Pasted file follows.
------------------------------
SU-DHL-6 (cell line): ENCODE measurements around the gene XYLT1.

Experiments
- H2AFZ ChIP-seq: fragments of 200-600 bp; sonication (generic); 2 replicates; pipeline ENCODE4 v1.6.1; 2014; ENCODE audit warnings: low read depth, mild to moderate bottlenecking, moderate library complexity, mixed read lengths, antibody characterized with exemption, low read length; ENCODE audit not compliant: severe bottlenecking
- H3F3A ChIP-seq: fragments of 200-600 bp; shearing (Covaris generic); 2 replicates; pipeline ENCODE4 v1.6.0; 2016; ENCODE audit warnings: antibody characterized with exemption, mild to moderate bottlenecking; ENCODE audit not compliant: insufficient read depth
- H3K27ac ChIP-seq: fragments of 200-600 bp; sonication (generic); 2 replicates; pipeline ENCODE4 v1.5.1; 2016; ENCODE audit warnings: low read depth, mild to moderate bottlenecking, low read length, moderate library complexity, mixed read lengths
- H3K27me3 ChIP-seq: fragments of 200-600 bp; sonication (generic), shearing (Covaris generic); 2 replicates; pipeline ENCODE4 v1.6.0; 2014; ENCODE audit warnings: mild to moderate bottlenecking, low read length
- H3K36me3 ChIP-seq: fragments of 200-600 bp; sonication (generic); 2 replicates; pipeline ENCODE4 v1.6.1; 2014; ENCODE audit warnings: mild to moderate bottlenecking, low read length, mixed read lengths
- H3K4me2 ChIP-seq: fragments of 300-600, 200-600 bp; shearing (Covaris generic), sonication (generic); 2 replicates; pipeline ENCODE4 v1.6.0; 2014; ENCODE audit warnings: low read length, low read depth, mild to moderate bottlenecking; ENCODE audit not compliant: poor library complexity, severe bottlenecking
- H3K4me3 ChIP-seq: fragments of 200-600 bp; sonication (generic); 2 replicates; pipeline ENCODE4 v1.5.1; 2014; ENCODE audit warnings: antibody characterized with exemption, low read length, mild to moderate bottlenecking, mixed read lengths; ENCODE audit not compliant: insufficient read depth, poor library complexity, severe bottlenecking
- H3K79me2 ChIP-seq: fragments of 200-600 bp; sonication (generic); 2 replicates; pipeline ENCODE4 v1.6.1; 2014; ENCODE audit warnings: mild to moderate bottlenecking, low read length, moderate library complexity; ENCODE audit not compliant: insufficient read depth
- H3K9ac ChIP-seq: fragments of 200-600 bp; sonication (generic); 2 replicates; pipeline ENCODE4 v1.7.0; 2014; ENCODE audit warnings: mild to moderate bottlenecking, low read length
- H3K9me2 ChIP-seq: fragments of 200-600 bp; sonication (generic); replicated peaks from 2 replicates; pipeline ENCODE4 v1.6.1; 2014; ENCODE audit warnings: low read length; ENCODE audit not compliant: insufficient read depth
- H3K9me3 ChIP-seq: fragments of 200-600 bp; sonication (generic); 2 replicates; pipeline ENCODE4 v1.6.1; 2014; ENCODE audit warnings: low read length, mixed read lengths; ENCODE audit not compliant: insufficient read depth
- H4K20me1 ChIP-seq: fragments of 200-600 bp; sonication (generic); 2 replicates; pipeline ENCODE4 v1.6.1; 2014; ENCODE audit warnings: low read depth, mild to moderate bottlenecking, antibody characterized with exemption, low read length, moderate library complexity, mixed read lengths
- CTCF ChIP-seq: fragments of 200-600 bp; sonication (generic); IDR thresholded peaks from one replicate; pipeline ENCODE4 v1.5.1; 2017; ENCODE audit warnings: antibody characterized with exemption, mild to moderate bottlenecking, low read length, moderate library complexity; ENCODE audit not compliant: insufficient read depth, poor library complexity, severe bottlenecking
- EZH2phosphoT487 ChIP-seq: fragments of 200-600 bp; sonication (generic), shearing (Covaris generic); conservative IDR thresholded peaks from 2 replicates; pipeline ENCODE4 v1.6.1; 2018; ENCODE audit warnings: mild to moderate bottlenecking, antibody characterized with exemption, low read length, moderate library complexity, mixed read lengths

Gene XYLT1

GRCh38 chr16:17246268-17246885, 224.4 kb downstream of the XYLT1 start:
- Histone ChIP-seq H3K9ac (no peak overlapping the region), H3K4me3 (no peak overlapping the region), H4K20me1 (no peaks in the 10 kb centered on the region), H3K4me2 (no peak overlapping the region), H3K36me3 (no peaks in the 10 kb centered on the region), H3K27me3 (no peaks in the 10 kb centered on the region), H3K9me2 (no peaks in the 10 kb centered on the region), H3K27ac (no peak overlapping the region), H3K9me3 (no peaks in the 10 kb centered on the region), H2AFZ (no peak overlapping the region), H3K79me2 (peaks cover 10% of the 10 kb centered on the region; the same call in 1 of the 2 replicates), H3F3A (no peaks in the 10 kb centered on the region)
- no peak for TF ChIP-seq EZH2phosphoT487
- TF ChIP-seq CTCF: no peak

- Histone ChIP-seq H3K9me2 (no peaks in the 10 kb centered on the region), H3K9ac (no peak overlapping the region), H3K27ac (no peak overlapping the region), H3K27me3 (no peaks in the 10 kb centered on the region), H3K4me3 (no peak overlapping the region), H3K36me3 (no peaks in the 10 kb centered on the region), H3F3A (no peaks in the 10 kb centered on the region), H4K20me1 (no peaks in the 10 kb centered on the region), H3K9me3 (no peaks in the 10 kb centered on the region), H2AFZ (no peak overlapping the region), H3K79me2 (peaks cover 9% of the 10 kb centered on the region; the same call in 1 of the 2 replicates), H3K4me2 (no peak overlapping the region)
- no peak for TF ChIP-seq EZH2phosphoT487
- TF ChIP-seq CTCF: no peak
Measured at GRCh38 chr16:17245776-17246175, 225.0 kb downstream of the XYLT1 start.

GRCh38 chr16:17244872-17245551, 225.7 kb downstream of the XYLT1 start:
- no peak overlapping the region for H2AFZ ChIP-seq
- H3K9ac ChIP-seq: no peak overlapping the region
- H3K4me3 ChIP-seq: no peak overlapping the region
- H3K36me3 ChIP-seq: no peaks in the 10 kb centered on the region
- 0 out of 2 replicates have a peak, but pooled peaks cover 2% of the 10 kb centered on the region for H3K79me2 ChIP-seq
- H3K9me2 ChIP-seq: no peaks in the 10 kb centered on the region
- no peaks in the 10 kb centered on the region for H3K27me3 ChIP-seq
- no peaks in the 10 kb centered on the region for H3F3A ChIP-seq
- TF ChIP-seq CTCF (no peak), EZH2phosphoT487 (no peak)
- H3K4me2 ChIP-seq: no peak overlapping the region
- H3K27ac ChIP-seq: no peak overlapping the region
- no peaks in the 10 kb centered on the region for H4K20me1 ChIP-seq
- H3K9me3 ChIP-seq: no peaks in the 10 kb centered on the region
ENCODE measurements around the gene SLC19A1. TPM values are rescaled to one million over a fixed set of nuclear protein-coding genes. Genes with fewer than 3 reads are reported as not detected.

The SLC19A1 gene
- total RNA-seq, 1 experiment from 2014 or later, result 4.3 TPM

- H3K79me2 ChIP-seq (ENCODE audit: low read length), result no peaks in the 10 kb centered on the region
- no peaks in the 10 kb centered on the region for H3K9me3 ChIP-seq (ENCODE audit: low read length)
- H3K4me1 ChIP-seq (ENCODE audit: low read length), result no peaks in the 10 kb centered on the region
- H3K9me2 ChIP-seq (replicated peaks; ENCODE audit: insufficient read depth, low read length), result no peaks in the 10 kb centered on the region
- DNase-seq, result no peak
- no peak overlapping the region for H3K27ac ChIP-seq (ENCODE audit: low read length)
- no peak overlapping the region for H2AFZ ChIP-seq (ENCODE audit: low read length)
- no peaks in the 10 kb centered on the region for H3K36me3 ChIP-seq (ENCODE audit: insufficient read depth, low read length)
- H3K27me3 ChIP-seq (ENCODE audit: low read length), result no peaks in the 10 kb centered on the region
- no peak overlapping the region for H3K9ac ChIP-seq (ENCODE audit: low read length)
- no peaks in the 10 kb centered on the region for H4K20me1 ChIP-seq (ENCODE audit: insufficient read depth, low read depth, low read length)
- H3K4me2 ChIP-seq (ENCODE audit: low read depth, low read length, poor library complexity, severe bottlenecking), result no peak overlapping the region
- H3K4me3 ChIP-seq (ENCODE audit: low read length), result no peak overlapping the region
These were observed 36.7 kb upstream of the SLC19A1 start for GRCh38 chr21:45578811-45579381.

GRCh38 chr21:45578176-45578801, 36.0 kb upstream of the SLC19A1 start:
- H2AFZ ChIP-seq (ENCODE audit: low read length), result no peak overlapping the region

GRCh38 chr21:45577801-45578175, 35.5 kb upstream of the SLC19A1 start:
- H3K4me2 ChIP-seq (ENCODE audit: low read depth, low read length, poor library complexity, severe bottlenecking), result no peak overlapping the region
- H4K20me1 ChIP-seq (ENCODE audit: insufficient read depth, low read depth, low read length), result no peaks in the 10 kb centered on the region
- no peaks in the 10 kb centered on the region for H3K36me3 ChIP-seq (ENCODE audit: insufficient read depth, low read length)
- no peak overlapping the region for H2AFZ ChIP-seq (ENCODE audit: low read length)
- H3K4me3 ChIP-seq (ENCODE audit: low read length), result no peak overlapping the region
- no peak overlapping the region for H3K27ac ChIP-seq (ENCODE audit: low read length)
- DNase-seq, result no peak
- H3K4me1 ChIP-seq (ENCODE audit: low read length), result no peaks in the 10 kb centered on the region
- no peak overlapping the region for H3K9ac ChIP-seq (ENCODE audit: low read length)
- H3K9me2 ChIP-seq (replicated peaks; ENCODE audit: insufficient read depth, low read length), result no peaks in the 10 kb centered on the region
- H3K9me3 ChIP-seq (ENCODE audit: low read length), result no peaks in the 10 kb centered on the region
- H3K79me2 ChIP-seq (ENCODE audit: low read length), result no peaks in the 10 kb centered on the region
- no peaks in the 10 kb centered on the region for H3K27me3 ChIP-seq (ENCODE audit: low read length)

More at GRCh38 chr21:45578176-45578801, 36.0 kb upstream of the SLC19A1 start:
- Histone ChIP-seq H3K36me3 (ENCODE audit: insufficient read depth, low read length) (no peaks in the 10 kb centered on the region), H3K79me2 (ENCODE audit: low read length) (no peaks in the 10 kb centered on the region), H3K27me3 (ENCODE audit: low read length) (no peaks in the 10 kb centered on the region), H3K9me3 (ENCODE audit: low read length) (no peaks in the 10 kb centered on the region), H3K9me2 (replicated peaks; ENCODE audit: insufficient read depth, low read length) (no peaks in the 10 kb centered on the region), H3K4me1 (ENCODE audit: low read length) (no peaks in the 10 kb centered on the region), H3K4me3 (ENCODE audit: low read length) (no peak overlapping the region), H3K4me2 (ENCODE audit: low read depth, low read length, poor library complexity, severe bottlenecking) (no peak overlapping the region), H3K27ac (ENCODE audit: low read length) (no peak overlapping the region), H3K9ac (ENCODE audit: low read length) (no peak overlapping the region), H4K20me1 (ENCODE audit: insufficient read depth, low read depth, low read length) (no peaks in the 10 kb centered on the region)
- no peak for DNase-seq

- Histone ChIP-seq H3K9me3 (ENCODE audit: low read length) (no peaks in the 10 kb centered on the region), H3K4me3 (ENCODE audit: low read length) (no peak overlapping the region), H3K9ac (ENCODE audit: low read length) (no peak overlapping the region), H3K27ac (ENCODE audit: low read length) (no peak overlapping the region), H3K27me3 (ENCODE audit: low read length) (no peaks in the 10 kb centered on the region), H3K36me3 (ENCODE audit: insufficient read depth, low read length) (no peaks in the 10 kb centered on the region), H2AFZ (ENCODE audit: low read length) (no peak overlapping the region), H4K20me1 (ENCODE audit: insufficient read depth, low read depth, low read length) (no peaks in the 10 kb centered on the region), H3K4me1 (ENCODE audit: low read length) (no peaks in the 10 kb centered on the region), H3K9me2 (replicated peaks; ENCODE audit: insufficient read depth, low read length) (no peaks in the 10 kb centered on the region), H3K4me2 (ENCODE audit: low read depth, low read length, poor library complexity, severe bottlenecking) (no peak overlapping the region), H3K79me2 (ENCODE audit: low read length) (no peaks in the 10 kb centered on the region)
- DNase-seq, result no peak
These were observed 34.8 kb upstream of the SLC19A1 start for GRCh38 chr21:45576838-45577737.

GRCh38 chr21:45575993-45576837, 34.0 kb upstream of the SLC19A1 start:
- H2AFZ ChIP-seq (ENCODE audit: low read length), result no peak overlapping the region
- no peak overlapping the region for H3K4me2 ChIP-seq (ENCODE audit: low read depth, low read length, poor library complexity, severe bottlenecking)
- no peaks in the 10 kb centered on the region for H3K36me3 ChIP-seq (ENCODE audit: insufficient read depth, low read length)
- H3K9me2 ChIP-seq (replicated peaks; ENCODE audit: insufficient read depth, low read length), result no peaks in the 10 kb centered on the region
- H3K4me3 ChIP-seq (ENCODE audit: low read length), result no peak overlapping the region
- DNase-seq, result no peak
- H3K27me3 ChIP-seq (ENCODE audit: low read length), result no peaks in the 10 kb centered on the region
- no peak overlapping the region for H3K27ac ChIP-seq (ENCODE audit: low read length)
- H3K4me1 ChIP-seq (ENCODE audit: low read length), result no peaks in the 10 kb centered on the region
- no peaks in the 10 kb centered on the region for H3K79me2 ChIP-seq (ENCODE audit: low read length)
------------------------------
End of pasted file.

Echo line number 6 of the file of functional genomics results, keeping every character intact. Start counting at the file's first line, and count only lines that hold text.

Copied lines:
- H3K27me3 ChIP-seq: fragments of 200-600 bp; sonication (generic), shearing (Covaris generic); 2 replicates; pipeline ENCODE4 v1.6.0; 2014; ENCODE audit warnings: mild to moderate bottlenecking, low read length